Think about what you want your reinvented life to be like. Bring in all the pieces. What does that dream smell like? Close your eyes and imagine yourself at the end of this current reinvention process. Take in a long, deep, sustained breath through your nose. How specifically can you describe the smells of your reinvented life?

Follow that scent of the trail of your most desired trajectory. Follow your own nose. Choose to change in a way that’s in line with what you most want.

6)  practice patience

Deep change requires time for the pieces to fall into place. We break apart. We re-form. The deeper the change, the more parts of us are involved in the transformation. Forcing the process to hurry up is like trying to force winter to be over sooner – not really worth the effort.

Reinvention is a season you’re passing through. Do what you can to enjoy what this season has to offer.

“If the universe doesn’t seem to make sense,
it is foolish to blame the universe.”
Jon Franklin

Patience is about more than allowing time for your sea change. Patience in action is a form of actively existing within a yes that includes a not yet. Hold onto your hopes. Allow the mail to deliver the cheque. Allow the characters in your novel to become three-dimensional through your deepening explorations of them. Allow the other party to review the contract. Allow the apartment to become available. Allow love to deepen. Allow the flowering of a dream. It will all come in its own right time.

If you’re holding tight to a path that feels safe but in any way wrong for you, try to loosen your hold on that death grip. Soften your focus. Look around. Engage your peripheral vision. Allow space in the form of not knowing everything – maybe not even knowing what you’ll do next. Wonder what might happen. Make friends with the void you’re exploring.

Nature abhors a vacuum. It will make suggestions. Pay attention. Say yes to what gives you the good kind of chills.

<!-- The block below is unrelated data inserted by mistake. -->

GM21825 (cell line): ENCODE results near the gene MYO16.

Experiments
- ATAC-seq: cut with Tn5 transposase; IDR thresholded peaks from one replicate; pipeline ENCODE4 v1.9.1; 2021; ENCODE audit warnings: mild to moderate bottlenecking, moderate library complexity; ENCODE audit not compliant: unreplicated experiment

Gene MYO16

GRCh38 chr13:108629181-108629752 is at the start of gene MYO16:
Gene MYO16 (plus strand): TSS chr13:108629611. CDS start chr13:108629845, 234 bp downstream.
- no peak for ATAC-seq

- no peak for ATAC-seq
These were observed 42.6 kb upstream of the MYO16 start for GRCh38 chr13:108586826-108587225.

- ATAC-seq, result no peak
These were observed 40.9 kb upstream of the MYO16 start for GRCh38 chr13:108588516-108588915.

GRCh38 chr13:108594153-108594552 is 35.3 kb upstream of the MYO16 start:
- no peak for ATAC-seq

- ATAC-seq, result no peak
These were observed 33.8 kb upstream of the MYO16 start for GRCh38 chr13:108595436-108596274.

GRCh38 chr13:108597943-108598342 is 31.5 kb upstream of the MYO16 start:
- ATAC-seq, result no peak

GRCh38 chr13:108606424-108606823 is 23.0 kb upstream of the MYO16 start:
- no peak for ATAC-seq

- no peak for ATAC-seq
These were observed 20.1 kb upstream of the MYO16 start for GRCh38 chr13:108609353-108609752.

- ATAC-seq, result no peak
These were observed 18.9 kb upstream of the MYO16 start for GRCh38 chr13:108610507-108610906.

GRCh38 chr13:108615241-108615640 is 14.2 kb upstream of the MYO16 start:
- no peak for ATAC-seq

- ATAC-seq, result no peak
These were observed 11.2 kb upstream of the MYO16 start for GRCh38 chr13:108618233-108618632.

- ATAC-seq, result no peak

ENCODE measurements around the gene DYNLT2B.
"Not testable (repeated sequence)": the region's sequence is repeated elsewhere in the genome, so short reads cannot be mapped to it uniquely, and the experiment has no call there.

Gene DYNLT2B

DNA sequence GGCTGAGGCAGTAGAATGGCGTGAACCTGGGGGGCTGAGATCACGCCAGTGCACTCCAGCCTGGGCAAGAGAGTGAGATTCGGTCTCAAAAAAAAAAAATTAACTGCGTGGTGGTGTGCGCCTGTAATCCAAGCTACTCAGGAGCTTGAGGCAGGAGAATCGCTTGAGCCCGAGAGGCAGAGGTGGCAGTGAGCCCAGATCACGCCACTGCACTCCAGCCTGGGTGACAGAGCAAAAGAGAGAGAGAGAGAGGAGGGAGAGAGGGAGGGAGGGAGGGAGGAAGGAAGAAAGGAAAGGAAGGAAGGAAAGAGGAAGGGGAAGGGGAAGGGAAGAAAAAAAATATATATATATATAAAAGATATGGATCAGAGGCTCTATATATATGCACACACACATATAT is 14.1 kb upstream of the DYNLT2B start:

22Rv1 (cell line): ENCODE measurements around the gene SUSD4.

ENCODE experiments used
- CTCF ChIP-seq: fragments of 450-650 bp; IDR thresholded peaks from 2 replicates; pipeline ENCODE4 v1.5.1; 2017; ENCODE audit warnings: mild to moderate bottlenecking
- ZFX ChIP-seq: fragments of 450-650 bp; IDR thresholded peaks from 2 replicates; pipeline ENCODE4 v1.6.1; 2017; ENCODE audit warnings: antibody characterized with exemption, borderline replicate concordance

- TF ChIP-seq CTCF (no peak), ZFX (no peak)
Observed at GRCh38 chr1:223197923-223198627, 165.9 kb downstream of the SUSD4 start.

7)  identify opportunities

As you test out the first six suggestions above, you’ll likely start to sense a new rhythm, a shift toward something compellingly different and yet attractive, a growing awareness of a strong pulse. Your main role in this entire process of change is tuning in to that call.

“Better keep yourself clean and bright;
you are the window through which you must see the world.”
George Bernard Shaw

The more you practice tuning in and supporting yourself, the more open you become to receiving metasuggestions. Meta is a prefix meaning (among other things) higher, beyond, changed, altered, as in metamorphosis (to transform, to change form). I made up the term metasuggestions (I can’t help being a word nerd) to refer to suggestions and information we receive when we allow ourselves to see and feel beyond ourselves, into the connections that extend around us in all directions.

Those connections – call them what you will, from universal coordination to your primo networking system – deliver opportunities by the busload. Not just any opportunities, but mind-bogglingly appropriate, forward-shoving, goosebump-causing, Holy Toledo! opportunities that can catapult us forward with a jet-pack.

So how do you know when to say yes to an opportunity? You tune in.

I’ve lived in more than 80 places. That means I’ve gone hunting for a place to live many, many times. I know a thing or two about it. I begin by getting the lay of the land – I ask around, read ads, explore neighbourhoods. I develop my sense of what’s available. I tune in. I tweak my antennae in preparation for the moment when I walk into a place and my whole body reacts with a yes, an unmistakable rising of joy, an informed knowing that I’ve found a winner. In that moment, I say, “Yes. I’ll take it. Where do I sign?”

If you’re tuned in to your own pulse, your drumbeat, when something’s right, you know. Get familiar with what that knowing feels like for you. Calmness in the chest? Butterflies in the stomach? Spontaneous relaxing of the shoulders? Hairs standing up on the back of the neck? A simple, undeniable conviction? Whatever it is for you, that’s the feeling to get identify and to practice using and scanning yourself for.

Metasuggestions for your metamorphosis come in all sizes and shapes, from the tiny to the monumental. Use the tiny metasuggestions to fine-tune your ability to recognize them. Bigger opportunities will follow. When they do, jump with all you’ve got, with both feet and a rebel yell.